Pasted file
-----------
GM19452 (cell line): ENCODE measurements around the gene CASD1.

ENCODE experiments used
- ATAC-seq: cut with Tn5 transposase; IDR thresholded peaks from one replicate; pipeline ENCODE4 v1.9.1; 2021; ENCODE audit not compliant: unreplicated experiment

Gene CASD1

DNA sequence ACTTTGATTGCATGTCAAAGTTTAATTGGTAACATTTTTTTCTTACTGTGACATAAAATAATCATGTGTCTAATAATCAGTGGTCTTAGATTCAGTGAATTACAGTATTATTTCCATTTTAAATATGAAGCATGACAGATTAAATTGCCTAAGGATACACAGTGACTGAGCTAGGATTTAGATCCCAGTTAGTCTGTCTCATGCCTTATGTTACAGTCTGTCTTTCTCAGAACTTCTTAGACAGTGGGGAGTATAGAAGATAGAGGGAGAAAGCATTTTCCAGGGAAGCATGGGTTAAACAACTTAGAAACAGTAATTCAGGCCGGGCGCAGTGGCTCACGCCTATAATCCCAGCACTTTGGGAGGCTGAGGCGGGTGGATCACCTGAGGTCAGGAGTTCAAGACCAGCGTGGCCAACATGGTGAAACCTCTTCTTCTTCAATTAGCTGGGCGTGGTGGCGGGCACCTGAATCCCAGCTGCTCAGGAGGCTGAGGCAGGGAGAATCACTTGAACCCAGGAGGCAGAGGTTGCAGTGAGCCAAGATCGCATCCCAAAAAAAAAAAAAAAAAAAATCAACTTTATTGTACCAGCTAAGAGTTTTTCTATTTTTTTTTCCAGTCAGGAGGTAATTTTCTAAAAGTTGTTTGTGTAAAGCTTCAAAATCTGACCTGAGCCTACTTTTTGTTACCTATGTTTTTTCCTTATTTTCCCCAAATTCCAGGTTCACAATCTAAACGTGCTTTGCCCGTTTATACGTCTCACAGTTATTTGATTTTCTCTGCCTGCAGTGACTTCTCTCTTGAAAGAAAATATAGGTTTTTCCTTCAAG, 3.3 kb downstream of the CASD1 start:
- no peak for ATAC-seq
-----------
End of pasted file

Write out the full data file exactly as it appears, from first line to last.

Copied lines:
GM19452 (cell line): ENCODE measurements around the gene CASD1.

ENCODE experiments used
- ATAC-seq: cut with Tn5 transposase; IDR thresholded peaks from one replicate; pipeline ENCODE4 v1.9.1; 2021; ENCODE audit not compliant: unreplicated experiment

Gene CASD1

DNA sequence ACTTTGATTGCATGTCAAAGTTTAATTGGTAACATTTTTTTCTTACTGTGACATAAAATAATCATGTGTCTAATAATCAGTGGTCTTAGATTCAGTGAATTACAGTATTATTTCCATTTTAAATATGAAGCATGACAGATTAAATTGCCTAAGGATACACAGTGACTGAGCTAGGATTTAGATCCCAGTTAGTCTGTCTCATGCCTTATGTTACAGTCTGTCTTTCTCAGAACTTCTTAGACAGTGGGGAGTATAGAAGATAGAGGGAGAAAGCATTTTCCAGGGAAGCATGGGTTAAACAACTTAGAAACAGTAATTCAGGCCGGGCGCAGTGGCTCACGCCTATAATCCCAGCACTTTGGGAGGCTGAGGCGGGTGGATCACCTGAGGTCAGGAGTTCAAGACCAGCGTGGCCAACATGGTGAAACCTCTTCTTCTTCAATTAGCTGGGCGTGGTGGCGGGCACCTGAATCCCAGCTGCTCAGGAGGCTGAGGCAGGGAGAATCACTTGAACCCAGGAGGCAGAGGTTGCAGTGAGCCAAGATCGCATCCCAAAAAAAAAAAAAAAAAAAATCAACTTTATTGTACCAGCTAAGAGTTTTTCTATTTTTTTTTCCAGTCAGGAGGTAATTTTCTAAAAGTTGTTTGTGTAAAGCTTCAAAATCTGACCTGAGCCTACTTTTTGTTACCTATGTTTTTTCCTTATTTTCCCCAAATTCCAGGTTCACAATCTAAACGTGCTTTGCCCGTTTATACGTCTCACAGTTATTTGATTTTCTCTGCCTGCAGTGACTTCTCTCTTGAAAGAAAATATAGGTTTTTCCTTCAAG, 3.3 kb downstream of the CASD1 start:
- no peak for ATAC-seq